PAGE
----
There are risks associated with all investments, including infrastructure. For example: 

  • Share markets fluctuate regularly for a number of reasons – influenced by factors such as economic developments, wars, civil unrest, pandemics and even the weather. This means that the value of infrastructure investments listed on share markets can rise and fall in a similar way to shares – making them potentially more volatile.
  • While investors in unlisted infrastructure investments may benefit from not being exposed to share market fluctuations, these investments also don’t have a regulated marketplace for trading. This could potentially make their values less transparent as prices are determined not by markets, but by investment professionals managing the fund or trust. Because unlisted investments don’t have an official trading place, they may also be harder to buy and sell – meaning, investors may be need to hold them until the fund is wound up.

How do infrastructure investments generate returns?

Both listed and unlisted infrastructure investments have the potential to offer attractive, risk-adjusted returns over the long term – typically through income that is paid to investors of a fund or trust through regular distributions.

Why invest in infrastructure?

What you choose to invest in will depend largely on your personal circumstances, age, life stage as well as the advice you may receive from a financial adviser. Investments in listed and unlisted infrastructure can be considered higher-risk growth investments – however, they also have the potential to deliver higher returns over the long term. For this reason, many investors with decades to retirement may choose these investments as they will have more time to ride out any impacts from market fluctuations and generate returns. Consider speaking with a financial adviser to help determine whether these investments are right for you based on your personal circumstances.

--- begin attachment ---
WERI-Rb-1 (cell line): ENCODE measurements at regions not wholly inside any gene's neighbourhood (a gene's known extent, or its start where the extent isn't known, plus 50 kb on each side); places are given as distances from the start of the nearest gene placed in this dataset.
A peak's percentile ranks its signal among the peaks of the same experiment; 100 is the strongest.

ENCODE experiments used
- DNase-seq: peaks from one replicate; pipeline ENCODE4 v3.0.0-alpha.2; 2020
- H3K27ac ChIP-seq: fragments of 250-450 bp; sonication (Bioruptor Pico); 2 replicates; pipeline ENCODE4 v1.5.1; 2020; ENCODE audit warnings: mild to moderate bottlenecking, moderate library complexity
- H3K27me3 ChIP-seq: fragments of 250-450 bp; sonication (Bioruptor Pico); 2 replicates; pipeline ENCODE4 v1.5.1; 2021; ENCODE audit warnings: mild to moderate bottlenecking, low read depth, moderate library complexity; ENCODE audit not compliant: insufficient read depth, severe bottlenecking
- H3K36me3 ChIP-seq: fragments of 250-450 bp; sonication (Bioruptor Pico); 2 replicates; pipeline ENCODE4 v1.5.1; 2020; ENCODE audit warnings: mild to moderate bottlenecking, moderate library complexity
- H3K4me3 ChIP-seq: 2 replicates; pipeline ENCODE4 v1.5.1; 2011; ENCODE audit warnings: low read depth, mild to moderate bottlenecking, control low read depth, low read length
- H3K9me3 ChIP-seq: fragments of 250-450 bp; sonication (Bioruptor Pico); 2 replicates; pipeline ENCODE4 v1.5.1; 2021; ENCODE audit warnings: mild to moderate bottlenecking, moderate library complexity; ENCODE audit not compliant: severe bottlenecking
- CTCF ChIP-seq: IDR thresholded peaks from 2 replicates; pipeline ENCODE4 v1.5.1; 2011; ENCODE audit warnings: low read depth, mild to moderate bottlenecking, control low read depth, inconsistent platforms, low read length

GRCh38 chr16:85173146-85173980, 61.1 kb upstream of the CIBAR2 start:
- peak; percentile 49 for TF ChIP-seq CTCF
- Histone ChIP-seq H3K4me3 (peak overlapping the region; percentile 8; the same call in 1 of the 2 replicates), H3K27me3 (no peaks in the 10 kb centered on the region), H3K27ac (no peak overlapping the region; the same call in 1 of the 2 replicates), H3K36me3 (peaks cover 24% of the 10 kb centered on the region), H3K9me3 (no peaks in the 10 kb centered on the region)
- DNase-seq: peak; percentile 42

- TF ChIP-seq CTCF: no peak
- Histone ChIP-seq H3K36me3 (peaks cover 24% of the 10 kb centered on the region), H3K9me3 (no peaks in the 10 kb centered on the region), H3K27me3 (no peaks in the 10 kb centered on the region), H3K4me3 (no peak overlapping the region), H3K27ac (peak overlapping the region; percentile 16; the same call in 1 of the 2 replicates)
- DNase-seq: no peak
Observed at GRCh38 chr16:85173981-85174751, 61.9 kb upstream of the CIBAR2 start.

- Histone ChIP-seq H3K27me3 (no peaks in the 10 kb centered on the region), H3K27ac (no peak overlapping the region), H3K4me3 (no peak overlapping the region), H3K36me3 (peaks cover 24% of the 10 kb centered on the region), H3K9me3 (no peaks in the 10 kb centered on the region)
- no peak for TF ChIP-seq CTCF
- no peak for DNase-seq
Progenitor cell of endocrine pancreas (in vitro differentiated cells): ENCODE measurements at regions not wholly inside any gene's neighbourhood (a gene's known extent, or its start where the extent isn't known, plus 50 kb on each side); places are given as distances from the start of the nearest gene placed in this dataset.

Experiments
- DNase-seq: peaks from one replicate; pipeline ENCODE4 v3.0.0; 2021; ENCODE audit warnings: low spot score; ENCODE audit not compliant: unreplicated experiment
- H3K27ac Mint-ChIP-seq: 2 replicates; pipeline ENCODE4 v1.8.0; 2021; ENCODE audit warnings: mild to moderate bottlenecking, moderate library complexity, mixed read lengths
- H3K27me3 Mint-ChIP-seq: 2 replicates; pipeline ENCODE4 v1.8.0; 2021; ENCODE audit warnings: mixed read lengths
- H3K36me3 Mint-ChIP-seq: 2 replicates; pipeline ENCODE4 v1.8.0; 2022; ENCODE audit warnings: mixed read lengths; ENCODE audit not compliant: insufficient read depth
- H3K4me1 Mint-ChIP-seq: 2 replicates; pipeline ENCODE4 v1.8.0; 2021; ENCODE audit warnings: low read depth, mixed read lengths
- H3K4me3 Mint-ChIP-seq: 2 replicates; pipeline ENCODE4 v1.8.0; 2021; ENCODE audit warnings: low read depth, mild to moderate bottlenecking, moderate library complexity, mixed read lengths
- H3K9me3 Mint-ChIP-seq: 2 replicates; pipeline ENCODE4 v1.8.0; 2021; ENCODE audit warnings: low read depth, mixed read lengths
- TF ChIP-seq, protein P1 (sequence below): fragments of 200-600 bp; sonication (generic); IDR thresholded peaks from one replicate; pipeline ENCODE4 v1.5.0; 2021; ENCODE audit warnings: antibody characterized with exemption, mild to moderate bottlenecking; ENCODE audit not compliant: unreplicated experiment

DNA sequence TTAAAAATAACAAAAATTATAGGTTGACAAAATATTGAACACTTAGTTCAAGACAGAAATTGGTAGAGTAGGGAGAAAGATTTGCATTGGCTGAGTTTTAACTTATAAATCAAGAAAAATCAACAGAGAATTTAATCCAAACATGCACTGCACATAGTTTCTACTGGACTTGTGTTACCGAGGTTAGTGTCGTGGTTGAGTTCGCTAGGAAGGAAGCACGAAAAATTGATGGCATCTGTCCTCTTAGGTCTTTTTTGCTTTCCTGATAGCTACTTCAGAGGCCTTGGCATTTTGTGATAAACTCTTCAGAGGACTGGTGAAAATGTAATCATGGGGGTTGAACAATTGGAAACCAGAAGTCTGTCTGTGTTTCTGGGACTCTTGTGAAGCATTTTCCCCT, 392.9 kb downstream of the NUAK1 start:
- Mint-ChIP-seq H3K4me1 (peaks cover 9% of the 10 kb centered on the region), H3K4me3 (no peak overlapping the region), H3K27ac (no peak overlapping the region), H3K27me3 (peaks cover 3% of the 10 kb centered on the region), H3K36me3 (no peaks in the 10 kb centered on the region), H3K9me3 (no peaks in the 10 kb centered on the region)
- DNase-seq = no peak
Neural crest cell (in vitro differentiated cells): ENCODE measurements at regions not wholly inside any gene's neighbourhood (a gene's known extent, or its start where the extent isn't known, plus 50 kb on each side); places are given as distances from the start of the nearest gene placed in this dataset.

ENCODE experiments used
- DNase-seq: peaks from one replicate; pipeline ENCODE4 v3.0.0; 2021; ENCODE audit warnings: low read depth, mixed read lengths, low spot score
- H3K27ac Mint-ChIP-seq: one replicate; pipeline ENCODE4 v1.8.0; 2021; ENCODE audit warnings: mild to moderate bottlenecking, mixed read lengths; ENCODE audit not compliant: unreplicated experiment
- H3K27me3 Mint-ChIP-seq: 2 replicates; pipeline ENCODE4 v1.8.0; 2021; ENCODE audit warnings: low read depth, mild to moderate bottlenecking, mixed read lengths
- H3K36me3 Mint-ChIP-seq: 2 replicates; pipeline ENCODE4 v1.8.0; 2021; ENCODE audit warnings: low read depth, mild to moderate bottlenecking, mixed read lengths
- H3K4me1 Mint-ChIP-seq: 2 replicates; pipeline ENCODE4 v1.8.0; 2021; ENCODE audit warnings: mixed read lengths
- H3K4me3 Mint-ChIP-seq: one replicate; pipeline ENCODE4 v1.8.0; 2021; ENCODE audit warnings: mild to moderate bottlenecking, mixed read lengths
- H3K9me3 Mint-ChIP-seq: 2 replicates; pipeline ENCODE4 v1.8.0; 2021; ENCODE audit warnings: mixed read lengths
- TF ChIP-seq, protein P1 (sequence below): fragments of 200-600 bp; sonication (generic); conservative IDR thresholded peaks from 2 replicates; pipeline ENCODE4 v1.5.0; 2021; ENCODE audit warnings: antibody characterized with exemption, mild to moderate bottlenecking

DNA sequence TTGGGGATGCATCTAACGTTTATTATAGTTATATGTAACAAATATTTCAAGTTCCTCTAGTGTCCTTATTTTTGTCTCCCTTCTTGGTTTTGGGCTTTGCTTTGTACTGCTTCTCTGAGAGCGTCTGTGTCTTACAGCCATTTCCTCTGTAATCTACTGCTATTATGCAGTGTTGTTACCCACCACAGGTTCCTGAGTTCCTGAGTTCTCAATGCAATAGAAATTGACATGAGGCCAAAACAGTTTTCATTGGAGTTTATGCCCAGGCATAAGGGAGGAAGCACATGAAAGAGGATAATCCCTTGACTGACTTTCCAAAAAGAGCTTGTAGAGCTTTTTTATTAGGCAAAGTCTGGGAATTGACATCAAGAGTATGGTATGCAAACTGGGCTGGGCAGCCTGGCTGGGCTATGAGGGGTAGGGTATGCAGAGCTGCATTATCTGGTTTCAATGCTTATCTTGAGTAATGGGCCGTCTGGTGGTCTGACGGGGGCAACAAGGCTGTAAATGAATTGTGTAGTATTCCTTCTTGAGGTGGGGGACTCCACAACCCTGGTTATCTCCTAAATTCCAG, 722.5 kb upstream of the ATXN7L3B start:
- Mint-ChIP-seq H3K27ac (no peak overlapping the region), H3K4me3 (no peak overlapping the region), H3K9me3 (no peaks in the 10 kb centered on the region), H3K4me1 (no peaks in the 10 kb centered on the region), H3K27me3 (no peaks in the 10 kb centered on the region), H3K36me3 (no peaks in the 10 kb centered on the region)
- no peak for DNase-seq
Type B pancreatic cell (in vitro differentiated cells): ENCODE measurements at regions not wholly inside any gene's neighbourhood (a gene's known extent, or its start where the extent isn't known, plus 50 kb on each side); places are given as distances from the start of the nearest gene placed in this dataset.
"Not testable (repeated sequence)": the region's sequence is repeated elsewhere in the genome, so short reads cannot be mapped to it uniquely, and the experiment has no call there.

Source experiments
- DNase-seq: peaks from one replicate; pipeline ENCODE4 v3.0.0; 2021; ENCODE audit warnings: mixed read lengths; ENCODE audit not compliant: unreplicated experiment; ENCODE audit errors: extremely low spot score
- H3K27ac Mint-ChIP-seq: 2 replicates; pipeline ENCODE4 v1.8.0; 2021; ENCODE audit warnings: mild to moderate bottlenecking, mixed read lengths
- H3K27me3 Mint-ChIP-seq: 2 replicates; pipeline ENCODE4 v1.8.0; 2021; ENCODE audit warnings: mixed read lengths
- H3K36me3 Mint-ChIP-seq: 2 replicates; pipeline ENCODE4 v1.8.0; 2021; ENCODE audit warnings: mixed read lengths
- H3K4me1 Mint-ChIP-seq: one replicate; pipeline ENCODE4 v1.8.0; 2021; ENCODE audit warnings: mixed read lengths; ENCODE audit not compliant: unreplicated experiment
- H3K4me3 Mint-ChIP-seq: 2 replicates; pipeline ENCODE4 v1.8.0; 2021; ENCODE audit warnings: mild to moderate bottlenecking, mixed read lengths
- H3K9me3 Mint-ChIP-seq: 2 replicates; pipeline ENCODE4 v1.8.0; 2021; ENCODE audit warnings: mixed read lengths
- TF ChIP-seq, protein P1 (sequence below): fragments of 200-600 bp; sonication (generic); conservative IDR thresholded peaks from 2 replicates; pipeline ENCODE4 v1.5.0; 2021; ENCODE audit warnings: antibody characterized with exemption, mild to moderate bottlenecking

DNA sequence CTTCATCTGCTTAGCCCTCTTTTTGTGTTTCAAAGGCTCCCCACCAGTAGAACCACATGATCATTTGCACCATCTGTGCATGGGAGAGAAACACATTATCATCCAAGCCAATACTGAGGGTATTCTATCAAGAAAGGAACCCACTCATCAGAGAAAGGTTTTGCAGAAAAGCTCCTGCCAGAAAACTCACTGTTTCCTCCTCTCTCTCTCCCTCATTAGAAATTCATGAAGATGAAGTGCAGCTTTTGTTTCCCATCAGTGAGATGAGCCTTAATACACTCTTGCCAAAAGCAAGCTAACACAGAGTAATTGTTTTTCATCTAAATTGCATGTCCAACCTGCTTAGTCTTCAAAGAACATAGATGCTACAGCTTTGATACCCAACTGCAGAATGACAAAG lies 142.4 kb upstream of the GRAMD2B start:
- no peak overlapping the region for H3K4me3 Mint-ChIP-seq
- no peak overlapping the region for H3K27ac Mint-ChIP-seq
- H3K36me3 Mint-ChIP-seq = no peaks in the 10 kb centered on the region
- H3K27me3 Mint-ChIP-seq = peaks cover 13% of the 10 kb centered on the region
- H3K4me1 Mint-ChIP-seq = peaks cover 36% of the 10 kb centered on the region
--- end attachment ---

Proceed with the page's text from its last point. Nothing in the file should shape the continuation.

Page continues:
Information on this webpage is provided by Avanteos Investments Limited ABN 20 096 259 979, AFSL 245531 (AIL) and Colonial First State Investments Limited ABN 98 002 348 352, AFSL 232468 (CFSIL). It may include general advice but does not consider your individual objectives, financial situation, needs or tax circumstances. You can find the Target Market Determinations (TMD) for our financial products at, which include a description of who a financial product might suit. You should read the Financial Services Guide (FSG) available online for information about our services. This information is based on current requirements and laws as at the date of publication.

Tax considerations are general and based on present tax laws and may be subject to change. You should seek independent, professional tax advice before making any decision based on this information.

AIL and CFSIL are not registered tax (financial) advisers under the Tax Agent Services Act 2009 and you should seek tax advice from a registered tax agent or a registered tax (financial) adviser if you intend to rely on this information to satisfy the liabilities or obligations or claim entitlements that arise under a tax law.